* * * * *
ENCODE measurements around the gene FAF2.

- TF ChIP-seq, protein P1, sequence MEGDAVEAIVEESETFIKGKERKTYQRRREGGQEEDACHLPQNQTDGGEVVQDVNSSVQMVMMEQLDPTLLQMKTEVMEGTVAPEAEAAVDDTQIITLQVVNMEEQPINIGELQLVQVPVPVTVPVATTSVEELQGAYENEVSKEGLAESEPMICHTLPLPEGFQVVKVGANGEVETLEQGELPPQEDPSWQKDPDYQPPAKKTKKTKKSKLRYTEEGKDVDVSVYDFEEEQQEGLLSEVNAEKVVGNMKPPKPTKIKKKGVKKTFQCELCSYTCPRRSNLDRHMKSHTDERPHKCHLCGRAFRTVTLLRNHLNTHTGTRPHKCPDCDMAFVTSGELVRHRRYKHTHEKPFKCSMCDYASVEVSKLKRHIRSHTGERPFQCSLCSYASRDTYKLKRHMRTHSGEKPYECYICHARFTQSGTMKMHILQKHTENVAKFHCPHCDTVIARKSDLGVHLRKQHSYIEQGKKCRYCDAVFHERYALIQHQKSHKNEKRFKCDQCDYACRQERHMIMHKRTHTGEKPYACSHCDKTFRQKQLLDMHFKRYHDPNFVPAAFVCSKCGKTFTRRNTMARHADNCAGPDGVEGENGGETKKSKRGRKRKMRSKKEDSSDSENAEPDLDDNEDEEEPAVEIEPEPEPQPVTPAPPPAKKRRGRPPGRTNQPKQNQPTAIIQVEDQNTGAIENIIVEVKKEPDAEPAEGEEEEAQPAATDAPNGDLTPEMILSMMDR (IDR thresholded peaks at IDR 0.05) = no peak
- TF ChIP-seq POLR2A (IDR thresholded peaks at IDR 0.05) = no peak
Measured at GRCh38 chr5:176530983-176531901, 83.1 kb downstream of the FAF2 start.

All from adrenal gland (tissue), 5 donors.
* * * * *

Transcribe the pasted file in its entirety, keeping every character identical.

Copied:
ENCODE measurements around the gene FAF2.

- TF ChIP-seq, protein P1, sequence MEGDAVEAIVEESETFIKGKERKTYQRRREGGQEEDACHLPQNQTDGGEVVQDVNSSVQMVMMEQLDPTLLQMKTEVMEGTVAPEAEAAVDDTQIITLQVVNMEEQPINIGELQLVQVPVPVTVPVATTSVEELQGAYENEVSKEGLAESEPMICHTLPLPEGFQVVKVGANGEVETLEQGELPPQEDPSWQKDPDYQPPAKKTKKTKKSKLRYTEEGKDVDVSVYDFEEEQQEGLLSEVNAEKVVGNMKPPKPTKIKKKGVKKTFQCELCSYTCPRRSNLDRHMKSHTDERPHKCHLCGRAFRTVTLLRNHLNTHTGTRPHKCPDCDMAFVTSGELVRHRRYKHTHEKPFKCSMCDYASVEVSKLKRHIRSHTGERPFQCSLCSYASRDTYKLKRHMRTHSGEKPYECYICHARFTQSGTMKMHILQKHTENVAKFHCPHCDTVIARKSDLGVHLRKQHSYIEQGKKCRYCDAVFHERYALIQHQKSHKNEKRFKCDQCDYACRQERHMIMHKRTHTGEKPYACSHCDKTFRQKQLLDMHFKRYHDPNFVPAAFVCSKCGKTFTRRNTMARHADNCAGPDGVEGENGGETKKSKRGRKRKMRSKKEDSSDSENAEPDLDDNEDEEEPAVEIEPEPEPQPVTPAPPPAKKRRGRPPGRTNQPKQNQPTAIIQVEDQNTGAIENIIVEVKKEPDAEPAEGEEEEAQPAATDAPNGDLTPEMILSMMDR (IDR thresholded peaks at IDR 0.05) = no peak
- TF ChIP-seq POLR2A (IDR thresholded peaks at IDR 0.05) = no peak
Measured at GRCh38 chr5:176530983-176531901, 83.1 kb downstream of the FAF2 start.

All from adrenal gland (tissue), 5 donors.